Madeline Smith is a junior at Western Carolina University and a staff writer for The Western Carolinian. She has been with The Western Carolinian since Fall 2016, when she saw positions advertised on JobCat and thought it would be a good extracurricular activity for her English major.
Before coming to Western Carolina, Smith lived in Norwood with her mother, step mother and step brother. Music was always an important part of her life. In addition to being a drum major and trumpeter for her high school marching band, she studied piano for eight years.
Since beginning her college career, Smith has kept busy. She has an ambitious curriculum, consisting of double majors in English and Forensic Anthropology, as well as a minor in history. She works not only for The Western Carolinian but also at the Subway on campus and as an orientation counselor, and she also holds a lengthy list of charitable positions. She volunteers with the children’s ministry at the Bridge Church every Sunday and participated as a bachelorette in an auction to benefit the March of Dimes. She also serves as president for the Forensic Science Club.
While it’s hard to imagine such an active person having any free time, Smith says she enjoys several hobbies. She and her friends regularly attend events on campus, including basketball games and anything put on by Last Minute Productions. She likes Netflix, and some of her favorite shows are “Shameless,” “Chewing Gum” and “Supernatural.” Whenever she has time, she also appreciates a nice, long nap.
Smith’s postgraduate plans aren’t set in stone, but she has a plethora of options. She hopes to be accepted into graduate school at Western Carolina once she completes her current degrees, and her transcript certainly seems impressive enough for it. However, if that doesn’t work out, she plans to move to California, where she can be closer to her grandparents and try to get a job writing for BuzzFeed.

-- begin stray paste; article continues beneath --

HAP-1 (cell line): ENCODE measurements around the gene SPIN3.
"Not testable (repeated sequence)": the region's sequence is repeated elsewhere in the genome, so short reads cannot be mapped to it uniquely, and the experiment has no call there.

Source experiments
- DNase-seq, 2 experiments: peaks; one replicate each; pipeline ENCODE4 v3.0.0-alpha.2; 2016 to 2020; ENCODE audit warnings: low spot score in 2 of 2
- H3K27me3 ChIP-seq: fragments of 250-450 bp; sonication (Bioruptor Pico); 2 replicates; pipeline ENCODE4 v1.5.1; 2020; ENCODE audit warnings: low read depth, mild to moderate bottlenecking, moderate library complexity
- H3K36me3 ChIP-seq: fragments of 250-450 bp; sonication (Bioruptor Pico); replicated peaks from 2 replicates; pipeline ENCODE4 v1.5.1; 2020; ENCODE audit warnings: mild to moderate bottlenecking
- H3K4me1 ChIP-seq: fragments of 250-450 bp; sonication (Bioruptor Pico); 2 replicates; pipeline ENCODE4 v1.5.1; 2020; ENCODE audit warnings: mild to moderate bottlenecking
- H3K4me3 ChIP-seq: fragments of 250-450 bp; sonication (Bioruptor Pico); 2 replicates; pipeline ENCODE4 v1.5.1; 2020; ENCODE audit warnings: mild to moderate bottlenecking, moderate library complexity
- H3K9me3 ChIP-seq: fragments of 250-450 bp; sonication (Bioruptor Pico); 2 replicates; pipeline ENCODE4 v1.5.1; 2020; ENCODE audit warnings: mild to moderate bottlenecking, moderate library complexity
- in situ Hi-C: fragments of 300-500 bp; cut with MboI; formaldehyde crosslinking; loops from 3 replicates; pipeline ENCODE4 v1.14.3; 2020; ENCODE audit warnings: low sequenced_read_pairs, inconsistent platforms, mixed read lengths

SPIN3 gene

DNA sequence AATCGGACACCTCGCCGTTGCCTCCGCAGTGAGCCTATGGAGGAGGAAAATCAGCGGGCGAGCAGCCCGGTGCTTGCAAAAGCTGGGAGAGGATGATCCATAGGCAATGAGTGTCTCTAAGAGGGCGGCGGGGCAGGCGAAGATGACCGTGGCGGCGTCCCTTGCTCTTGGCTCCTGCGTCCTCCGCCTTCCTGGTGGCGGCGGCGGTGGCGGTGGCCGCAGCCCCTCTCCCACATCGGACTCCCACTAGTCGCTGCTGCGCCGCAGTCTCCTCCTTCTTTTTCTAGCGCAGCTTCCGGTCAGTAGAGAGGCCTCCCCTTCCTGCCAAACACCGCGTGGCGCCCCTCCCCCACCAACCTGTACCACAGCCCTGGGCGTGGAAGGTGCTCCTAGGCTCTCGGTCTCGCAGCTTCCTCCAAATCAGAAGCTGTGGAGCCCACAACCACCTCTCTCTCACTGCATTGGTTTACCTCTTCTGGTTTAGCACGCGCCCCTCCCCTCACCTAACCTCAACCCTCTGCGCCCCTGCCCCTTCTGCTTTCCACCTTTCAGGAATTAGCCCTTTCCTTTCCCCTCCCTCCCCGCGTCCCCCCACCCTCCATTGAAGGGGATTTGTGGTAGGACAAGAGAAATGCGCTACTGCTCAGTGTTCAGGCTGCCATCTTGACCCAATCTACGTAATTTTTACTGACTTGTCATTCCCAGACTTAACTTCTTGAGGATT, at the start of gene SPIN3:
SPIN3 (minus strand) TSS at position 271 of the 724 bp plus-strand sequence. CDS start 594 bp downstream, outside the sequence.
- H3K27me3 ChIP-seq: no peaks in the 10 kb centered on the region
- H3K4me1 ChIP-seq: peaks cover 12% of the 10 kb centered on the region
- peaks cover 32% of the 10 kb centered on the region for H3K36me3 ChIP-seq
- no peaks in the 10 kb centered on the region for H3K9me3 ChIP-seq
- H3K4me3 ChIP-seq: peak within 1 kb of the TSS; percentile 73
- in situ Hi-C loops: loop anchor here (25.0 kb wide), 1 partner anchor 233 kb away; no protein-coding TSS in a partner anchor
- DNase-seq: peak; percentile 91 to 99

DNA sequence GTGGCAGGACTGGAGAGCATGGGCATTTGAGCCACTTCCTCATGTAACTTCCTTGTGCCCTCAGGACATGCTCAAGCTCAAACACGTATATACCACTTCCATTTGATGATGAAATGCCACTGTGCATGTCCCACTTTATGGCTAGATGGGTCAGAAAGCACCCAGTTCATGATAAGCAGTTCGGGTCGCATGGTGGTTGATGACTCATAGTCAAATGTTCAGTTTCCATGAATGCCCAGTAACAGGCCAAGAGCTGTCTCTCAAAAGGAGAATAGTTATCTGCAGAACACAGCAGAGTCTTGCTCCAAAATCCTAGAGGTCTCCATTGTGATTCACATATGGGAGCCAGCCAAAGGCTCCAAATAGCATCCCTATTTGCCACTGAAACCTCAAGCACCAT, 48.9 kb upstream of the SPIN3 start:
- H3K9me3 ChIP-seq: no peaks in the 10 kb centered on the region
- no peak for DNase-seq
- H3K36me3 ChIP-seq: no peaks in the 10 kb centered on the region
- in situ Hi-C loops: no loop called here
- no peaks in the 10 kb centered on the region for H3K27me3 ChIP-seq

Smith has had an enriching experience since enrolling at West
ern Carolina. She has particularly fond memories of her time as an orientation counselor as it has afforded her lots of opportunities to work with new students, Chancellor Belcher, Provost Alison MorrisonShetlar and others that contribute to the amazing community here in Cullowhee. She advises incoming students to take in as much as they can from Western Carolina’s offerings, some of her favorites including varying internships, long-term relationships with personable professors and embracing what it means to be a Catamount.
“Life is like a piano,” she said. “What you play is what you get out of it.”
Be sure to look for Smith’s work in this and upcoming issues of The Western Carolinian.